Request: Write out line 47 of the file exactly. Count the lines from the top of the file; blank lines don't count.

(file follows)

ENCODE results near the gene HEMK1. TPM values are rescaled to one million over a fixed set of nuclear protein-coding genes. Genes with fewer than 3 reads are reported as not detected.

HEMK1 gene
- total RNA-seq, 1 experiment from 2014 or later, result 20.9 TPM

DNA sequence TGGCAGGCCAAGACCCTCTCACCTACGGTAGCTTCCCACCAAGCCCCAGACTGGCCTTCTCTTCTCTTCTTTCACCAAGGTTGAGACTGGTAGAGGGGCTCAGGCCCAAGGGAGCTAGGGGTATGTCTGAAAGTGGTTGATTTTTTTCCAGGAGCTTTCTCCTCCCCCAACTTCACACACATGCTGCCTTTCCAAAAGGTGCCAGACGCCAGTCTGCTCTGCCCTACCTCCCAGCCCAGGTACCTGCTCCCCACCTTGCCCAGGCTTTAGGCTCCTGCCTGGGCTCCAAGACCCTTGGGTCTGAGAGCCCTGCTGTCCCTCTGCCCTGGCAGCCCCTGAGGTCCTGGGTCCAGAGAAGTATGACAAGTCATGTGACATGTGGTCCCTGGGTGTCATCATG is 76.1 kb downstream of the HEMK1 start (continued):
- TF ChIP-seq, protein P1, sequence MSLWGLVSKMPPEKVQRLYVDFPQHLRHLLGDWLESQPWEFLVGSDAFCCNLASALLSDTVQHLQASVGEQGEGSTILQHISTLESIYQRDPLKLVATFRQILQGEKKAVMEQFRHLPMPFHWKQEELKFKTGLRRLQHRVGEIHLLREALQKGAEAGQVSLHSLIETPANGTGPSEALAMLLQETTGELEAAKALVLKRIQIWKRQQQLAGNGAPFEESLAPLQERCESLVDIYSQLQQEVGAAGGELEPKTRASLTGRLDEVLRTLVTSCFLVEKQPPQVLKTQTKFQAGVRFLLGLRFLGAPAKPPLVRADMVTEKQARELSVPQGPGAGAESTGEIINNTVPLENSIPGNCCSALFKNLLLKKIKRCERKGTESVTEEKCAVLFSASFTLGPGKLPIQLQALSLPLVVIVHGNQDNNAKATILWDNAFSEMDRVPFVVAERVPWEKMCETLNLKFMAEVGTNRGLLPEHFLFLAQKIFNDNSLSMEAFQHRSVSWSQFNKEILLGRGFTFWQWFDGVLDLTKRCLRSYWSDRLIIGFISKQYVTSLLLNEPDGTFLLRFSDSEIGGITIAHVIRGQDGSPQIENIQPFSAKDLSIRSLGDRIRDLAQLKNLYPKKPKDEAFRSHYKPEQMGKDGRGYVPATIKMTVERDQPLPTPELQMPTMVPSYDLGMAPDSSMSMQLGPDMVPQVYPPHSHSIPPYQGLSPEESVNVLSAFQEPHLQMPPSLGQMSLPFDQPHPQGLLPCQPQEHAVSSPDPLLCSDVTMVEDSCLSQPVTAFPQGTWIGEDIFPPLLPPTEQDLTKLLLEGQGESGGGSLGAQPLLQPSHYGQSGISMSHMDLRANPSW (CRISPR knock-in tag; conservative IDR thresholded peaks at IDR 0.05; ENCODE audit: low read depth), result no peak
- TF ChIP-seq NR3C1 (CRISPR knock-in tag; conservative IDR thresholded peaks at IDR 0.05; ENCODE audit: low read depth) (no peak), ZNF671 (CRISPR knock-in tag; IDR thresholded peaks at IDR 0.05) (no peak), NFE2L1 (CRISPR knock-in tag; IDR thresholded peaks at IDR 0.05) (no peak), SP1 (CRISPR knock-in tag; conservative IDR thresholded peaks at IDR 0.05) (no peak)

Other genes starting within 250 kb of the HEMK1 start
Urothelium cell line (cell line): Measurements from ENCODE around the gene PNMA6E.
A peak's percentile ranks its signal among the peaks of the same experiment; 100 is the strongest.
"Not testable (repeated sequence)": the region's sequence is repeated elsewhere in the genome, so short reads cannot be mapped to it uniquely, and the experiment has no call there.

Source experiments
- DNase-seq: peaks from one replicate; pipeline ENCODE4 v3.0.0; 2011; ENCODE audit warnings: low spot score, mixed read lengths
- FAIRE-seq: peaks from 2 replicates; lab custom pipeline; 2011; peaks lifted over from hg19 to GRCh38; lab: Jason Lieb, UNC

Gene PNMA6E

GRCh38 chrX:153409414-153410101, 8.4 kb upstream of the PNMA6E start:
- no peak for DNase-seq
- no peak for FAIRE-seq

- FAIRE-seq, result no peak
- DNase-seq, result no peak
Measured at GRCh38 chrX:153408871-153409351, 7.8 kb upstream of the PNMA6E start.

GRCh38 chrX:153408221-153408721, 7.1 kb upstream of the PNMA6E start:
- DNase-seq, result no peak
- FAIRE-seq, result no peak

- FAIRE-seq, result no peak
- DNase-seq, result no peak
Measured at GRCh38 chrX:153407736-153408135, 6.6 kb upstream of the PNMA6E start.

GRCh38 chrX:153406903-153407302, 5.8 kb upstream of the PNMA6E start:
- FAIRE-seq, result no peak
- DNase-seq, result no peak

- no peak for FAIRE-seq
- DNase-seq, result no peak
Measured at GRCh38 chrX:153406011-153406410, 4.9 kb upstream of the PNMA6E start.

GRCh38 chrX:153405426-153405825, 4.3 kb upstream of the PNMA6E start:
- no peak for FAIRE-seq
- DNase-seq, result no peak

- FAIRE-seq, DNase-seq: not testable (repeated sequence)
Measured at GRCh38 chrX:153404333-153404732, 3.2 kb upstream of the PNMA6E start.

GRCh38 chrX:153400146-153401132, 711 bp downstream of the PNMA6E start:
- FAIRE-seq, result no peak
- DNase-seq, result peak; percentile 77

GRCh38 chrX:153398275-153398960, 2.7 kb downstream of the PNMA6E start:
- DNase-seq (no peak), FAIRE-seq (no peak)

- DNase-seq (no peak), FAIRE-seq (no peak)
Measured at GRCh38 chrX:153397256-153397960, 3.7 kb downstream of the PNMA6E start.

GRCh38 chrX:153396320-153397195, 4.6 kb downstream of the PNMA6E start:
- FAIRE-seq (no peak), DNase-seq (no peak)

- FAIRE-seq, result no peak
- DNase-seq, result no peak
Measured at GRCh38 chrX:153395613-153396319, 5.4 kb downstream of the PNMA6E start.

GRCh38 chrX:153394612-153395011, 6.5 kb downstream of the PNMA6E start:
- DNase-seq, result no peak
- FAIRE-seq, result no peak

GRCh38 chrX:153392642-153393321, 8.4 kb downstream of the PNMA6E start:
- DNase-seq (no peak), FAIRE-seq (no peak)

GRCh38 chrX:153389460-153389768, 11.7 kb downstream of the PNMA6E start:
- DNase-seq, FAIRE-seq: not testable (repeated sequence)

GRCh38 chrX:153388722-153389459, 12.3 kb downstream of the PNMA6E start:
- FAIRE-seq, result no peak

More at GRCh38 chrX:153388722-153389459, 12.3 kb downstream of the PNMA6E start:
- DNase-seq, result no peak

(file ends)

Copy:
- FAIRE-seq, result no peak